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Global Communities’ Response to Typhoon Haiyan

Published 11/27/2013 by Global Communities

In the week since Typhoon Haiyan hit the Philippines and devastated the lives and livelihoods of thousands of Filipino communities, many aid agencies have responded to bring immediate relief to vulnerable and affected communities.

Global Communities is not a “first-responder.” On occasions, Global Communities has been part of the immediate response to a disaster – such as in the Haiti earthquake and during conflicts in Gaza – but these are the exceptions, where we have staff, resources and infrastructure already in place and are uniquely qualified to bring immediate assistance to the communities who have been hardest hit. In most cases, Global Communities specializes in the early recovery or “transitional” phase. This means we focus on longer-term shelter solutions and restarting livelihoods, as affected communities begin the recovery process back to their normal lives.

This is our approach to the situation in the Philippines after Typhoon Haiyan. Global Communities has sent out an experienced team to assess the situation and begin preparations for a recovery period. Our team is focused on shelter, as well as restarting livelihoods to ensure people have a sustainable means of income to support their families.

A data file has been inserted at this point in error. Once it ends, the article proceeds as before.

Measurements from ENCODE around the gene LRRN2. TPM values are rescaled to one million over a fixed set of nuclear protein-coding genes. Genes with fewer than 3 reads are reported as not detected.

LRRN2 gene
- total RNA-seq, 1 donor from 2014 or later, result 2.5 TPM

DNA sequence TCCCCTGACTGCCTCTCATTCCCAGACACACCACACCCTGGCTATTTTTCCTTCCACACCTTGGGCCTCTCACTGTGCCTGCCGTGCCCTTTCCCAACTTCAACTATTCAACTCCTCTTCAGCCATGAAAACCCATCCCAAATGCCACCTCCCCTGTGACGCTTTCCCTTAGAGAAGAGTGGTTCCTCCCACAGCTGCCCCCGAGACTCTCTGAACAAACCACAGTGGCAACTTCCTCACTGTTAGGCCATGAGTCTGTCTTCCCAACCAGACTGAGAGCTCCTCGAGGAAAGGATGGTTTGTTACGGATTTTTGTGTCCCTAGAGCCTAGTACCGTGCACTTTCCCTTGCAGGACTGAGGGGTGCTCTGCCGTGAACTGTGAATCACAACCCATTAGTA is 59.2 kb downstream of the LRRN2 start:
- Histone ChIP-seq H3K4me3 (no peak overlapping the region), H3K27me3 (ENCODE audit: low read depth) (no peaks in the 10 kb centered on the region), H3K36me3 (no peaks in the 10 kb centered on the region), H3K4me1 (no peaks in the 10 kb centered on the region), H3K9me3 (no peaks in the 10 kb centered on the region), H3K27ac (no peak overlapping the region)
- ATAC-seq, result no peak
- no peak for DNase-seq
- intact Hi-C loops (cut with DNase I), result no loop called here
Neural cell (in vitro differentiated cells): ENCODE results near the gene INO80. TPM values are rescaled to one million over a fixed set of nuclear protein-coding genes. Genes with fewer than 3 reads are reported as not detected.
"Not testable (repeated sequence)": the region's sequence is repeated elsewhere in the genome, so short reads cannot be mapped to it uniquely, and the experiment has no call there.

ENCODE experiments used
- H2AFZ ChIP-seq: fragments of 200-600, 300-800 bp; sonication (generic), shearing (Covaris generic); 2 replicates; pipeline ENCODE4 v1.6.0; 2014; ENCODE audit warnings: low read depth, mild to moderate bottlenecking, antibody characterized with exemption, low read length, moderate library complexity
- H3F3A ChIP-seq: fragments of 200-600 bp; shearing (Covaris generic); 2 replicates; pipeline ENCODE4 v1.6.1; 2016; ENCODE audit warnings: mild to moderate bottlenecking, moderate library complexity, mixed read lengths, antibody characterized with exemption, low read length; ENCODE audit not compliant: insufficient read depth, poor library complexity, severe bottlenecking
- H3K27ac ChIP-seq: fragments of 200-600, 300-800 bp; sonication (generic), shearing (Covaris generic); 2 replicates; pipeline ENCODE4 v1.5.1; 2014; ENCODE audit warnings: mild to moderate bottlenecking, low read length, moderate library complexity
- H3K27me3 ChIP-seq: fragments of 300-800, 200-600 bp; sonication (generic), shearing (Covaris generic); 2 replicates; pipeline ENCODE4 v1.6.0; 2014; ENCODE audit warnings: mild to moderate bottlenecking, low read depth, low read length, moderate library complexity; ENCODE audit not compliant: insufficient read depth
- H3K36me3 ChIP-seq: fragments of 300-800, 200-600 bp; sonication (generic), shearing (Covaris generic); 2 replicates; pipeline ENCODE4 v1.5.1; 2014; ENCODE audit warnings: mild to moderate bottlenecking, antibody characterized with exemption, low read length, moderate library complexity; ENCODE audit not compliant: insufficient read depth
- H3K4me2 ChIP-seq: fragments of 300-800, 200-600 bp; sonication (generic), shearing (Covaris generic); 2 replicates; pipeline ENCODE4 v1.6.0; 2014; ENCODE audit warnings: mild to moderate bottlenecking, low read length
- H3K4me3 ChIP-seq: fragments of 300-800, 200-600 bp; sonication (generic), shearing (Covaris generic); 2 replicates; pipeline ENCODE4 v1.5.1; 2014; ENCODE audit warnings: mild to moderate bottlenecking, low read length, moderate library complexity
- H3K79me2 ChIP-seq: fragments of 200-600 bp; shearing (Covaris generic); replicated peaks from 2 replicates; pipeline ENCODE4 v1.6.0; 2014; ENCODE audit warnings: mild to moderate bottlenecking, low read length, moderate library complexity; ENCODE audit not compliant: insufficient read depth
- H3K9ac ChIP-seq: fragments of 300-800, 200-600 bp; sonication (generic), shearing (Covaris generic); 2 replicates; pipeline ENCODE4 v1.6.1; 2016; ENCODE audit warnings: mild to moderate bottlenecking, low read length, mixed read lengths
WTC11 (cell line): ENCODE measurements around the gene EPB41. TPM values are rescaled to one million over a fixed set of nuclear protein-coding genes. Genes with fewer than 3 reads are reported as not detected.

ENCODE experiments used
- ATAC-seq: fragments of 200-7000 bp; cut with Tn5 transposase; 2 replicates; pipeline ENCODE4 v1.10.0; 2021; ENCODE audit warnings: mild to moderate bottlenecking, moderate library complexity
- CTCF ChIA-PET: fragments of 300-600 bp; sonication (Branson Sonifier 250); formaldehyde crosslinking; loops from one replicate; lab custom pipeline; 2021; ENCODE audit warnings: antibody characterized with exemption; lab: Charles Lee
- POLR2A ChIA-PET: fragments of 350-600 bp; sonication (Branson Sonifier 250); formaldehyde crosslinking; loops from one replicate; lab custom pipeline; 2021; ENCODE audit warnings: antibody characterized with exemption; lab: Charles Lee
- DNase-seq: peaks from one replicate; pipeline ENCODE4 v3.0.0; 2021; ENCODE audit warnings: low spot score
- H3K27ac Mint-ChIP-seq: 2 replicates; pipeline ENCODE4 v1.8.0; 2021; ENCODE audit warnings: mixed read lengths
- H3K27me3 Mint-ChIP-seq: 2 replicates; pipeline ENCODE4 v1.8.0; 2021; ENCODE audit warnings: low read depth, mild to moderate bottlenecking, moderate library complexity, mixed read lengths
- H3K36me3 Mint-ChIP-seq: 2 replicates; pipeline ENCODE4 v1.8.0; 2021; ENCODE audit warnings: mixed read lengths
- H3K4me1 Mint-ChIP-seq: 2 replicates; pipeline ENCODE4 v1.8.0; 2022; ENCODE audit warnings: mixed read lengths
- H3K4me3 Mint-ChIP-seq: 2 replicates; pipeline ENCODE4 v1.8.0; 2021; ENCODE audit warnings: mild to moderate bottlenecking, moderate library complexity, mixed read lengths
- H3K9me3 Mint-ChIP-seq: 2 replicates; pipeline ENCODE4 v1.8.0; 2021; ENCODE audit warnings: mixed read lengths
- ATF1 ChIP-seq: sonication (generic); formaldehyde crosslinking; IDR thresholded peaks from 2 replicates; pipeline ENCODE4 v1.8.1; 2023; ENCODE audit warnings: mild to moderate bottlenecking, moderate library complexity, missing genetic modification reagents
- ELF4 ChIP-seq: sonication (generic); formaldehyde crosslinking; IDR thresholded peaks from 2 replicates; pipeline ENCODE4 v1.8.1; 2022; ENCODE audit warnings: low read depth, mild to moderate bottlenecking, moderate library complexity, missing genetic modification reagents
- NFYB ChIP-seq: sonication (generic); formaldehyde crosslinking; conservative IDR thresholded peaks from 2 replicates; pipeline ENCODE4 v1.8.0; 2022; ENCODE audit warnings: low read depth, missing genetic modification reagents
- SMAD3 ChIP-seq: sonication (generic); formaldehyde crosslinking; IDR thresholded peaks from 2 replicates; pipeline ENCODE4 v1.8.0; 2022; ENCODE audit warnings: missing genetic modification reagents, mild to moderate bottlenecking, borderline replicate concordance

Alongside shelter and livelihoods, we will also look at needs in water and sanitation, protection of vulnerable residents, marketplace reconstruction and other essential needs that are too often neglected after a disaster. Global Communities always coordinates with the national government, UN system, USAID/OFDA and other NGOs and donors working in an emergency response and transition setting.

Our shelter expertise dates back to Hurricane Mitch in Central America in 1998, and our structures have been adapted and used by the Red Cross worldwide. They have proven to be among the most durable in Haiti, and many of the models we have developed have been successfully adapted into long-term homes.

Our shelter work also takes into consideration the role of host communities and land tenure, and we take a comprehensive, neighborhood-based approach, where we consider the role of the community, infrastructure, protection, water and sanitation, and market access in our development of transitional housing.

Learn more about our work in humanitarian assistance.

Learn more about our work in Haiti through this Washington Post article.

Learn more about our work in Indonesia after the 2004 Tsunami and the Jogjakarta earthquake.